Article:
How to turn a fanboi into a gibbering wreck

When Mood Music
2012-10-12 03:26:00 bitchy optical drive grunting

It’s taken me the better part of three hours (time when I really should have been sleeping) to persuade Iggy to not boot into Windows 7.

You may recall that Iggy is a 2009 Mac Pro with 4 hard disks:

  1. boot disk (actually a 512GB SSD) with MacOS 10.7.5 (‘Lion’), apps and data
  2. 1TB hard disk partitioned into two volumes
    1. TimeMachine back-up of boot disk
    2. CCC clone of MacOS 10.6.I_forget (‘SnowLeopard’) in case I ever get truly sick of the iOS features in Lion
  3. 640GB hard disk with nightly CCC clone of boot disk, just in case I stuff that up – the plan is I can boot from the CCC clone, clone it back to the boot disk and all should be well. (It has worked!)
  4. 170GB hard disk containing various VirtualBox virtual machines.

I also have a MacBook Air called MIA, which can boot into either MacOS 10.8..2 (‘Mountain Lion’) or Windows 7 – thanks to the magic of BootCamp. It seems I’m likely to need Win7 and Office 2010 because the current module requires a lot of grubbing in MS Access. While the Win7 VM on Iggy works well, it doesn’t make full use of Iggy’s firepower. A virtual machine is, very roughly speaking, just a program running on top of a host OS, competing with all other programs for RAM, processor time, etc. BootCamp should have allowed me to run Win7 natively, just as it does on MIA.

Because I didn’t want to risk Iggy’s boot SSD, I chose to install windows on a 60GB partition on disk 4. Installation seemed to go smoothly, at least as far as installing MS Security Essentials. However, installation of MS Office failed, so I thought I should can the Windows stuff for the night, reboot Iggy in MacOS for his nightly CCC clones and other housekeeping and go to bed.

Imagine my joy when Iggy stubbornly kept rebooting into Windows, each time installing a fresh set of updates. Even when the update process appeared to have finished, Iggy seemed stuck in Redmond. Using the BootCamp control panel to tell Iggy to restart in MacOS didn’t work, nor did holding down alt at restart to get a choice of boot devices – Iggy just hung until force-restarted. Booting into mac safe mode and single-user mode didn’t work – more hanging. Booting into firewire target mode: nada. (All these were tried several times, with the keyboard plugged into different USB ports.) Pulling out the HD with windows got me occasionally the message that there was ‘no boot device’ but mostly just more hanging. Removing and reinstalling the BootCamp software from windows didn’t help either – and I had to spend a lot of time finding how to do that. Booting from Lion and SnowLeopard USB installers: yet more hanging. I was beginning to run out of hemp by this stage.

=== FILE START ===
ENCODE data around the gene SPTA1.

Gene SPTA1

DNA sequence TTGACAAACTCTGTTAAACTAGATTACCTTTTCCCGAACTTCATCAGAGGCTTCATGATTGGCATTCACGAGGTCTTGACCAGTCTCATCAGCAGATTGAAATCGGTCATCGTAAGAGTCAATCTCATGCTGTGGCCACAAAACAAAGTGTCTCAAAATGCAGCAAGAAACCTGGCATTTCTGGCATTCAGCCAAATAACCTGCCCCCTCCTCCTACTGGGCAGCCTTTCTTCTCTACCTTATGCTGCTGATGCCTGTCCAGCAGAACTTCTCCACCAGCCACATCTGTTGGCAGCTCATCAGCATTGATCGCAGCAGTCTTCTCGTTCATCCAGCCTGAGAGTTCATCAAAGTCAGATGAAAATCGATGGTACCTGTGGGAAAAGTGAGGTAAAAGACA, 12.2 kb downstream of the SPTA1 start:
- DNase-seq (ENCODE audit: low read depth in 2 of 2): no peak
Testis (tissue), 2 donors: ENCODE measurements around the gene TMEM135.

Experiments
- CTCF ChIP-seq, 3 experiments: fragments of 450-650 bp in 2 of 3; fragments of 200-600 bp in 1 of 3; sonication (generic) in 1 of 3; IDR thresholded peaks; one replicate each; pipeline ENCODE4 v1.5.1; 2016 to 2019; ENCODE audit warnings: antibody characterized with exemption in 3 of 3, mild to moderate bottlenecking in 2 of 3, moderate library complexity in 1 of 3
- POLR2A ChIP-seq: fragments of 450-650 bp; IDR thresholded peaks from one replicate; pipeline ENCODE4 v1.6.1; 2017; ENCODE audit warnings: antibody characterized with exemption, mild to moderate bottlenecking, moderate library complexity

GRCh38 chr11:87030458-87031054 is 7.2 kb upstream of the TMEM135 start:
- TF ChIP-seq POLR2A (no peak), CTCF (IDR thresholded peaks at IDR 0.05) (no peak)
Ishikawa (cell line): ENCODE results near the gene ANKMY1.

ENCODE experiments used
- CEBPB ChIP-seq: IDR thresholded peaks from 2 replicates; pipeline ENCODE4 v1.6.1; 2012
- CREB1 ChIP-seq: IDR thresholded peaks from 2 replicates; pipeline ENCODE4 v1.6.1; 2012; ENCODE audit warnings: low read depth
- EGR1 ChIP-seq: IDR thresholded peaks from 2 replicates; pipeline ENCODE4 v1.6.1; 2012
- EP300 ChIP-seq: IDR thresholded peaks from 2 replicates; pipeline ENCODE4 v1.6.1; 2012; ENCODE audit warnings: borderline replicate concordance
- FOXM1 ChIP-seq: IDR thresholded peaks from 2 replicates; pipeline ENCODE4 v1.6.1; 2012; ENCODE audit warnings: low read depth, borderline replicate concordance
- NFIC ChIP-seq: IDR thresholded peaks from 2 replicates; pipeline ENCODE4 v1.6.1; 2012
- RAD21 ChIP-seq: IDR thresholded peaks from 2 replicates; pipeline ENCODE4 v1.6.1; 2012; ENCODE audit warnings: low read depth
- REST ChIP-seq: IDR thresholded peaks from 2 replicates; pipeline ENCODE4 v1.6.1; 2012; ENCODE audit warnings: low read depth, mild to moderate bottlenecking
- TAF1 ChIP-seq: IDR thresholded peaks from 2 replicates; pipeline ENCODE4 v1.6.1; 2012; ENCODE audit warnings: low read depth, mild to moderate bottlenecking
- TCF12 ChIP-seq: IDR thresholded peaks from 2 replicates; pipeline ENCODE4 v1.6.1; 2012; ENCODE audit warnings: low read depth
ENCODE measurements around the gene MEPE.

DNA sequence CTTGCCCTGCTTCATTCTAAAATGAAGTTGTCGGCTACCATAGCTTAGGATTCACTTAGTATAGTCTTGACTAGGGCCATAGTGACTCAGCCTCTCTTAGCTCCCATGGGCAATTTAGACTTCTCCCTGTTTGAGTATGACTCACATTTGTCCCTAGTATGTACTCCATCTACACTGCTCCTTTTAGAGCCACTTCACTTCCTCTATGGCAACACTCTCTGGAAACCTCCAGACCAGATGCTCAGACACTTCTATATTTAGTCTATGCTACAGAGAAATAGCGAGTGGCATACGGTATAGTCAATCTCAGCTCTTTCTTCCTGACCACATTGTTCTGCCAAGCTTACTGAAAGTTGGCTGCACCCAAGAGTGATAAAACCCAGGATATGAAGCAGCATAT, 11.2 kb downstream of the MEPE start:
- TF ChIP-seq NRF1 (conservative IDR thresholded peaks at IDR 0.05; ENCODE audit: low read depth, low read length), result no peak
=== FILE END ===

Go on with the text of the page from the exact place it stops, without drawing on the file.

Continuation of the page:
I was convinced that the other HDs were OK – using a naked hard drive adaptor (every hardware munchkin should have one) I could boot MIA from Iggy’s normal boot SSD, the CCC clone thereof and the CCC clone of SnowLeopard. (Incidentally, this was proof of how much faster SSDs are than hard disks: under a minute to boot from SSD, several minutes to boot from HD). Also all the disks appeared in Iggy’s incarnation of Windows as they should have done.

I began to fear that some bit of firmware within Iggy (probably the EFI gubbins) was hosed so that it could no longer recognise Mac boot partitions, and began reading up on that. I don’t advise going anywhere near this subject unless you’re a seriously masochistic hardware munchkin. I soon realised I didn’t want to try anything – everything I read advised ‘if you don’t know what you’re doing, don’t even begin because it WILL go wrong and you WILL end up crying’ or words to that effect.

I began to realise that the external CD/DVD drive I use with MIA wasn’t showing up in Windows when plugged into Iggy – presumably due to lack of drivers. However it struck me I’d not tried anything using Iggy’s built-in optical drive. I popped a SnowLeopard installer DVD into that drive and, as it should have, it appeared in Windows and gave me the options of sharing Iggy’s optical drive to MIA or reinstalling (again) BootCamp drivers. What I’d forgotten, in my gibbering-wreckness, was that I should be able to boot Iggy from this DVD.

While all the other variations of ‘hold down this key to boot that way’ hadn’t worked, holding down the C key to boot from the optical drive worked, but only after what felt like hours of optical-drive grunting noises. At long last, the prelude to installing MacOS screen appeared. As soon as I could, I legitimately got out of the installation prelude and hence to the ‘choose your startup disk’, chose the normal boot disk and restarted Iggy, yet again cursing myself for trying this Windows-on-Iggy’s-bare-metal approach. Iggy properly booted into Lion and appears to be working fine. I’ve dumped the Windows partition and will stick with the VMs – they just work and can be dumped and reinstalled with no loss to anything else.

Here endeth the tale of woe, at least until I find that I’ve truly hosed something else.


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